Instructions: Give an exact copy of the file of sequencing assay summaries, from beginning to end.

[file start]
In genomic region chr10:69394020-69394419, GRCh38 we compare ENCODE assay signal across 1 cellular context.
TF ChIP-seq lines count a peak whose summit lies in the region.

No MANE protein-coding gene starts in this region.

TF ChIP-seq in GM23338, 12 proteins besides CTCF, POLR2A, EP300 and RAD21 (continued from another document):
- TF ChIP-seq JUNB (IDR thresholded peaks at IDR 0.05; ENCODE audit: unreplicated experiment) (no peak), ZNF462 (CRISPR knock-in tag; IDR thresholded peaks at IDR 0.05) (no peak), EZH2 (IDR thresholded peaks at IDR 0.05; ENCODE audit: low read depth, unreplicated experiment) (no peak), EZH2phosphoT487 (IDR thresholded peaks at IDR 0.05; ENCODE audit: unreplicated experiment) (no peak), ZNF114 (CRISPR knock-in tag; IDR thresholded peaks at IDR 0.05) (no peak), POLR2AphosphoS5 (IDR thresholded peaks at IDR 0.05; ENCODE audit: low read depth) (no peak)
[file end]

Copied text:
In genomic region chr10:69394020-69394419, GRCh38 we compare ENCODE assay signal across 1 cellular context.
TF ChIP-seq lines count a peak whose summit lies in the region.

No MANE protein-coding gene starts in this region.

TF ChIP-seq in GM23338, 12 proteins besides CTCF, POLR2A, EP300 and RAD21 (continued from another document):
- TF ChIP-seq JUNB (IDR thresholded peaks at IDR 0.05; ENCODE audit: unreplicated experiment) (no peak), ZNF462 (CRISPR knock-in tag; IDR thresholded peaks at IDR 0.05) (no peak), EZH2 (IDR thresholded peaks at IDR 0.05; ENCODE audit: low read depth, unreplicated experiment) (no peak), EZH2phosphoT487 (IDR thresholded peaks at IDR 0.05; ENCODE audit: unreplicated experiment) (no peak), ZNF114 (CRISPR knock-in tag; IDR thresholded peaks at IDR 0.05) (no peak), POLR2AphosphoS5 (IDR thresholded peaks at IDR 0.05; ENCODE audit: low read depth) (no peak)